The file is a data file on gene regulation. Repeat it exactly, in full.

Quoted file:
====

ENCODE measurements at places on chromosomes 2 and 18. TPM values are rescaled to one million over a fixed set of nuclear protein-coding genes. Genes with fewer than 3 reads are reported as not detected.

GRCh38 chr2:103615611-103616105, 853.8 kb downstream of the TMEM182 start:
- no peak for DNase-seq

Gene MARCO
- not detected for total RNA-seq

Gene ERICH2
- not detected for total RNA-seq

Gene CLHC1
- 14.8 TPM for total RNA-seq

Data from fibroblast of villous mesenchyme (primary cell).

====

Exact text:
ENCODE measurements at places on chromosomes 2 and 18. TPM values are rescaled to one million over a fixed set of nuclear protein-coding genes. Genes with fewer than 3 reads are reported as not detected.

GRCh38 chr2:103615611-103616105, 853.8 kb downstream of the TMEM182 start:
- no peak for DNase-seq

Gene MARCO
- not detected for total RNA-seq

Gene ERICH2
- not detected for total RNA-seq

Gene CLHC1
- 14.8 TPM for total RNA-seq

Data from fibroblast of villous mesenchyme (primary cell).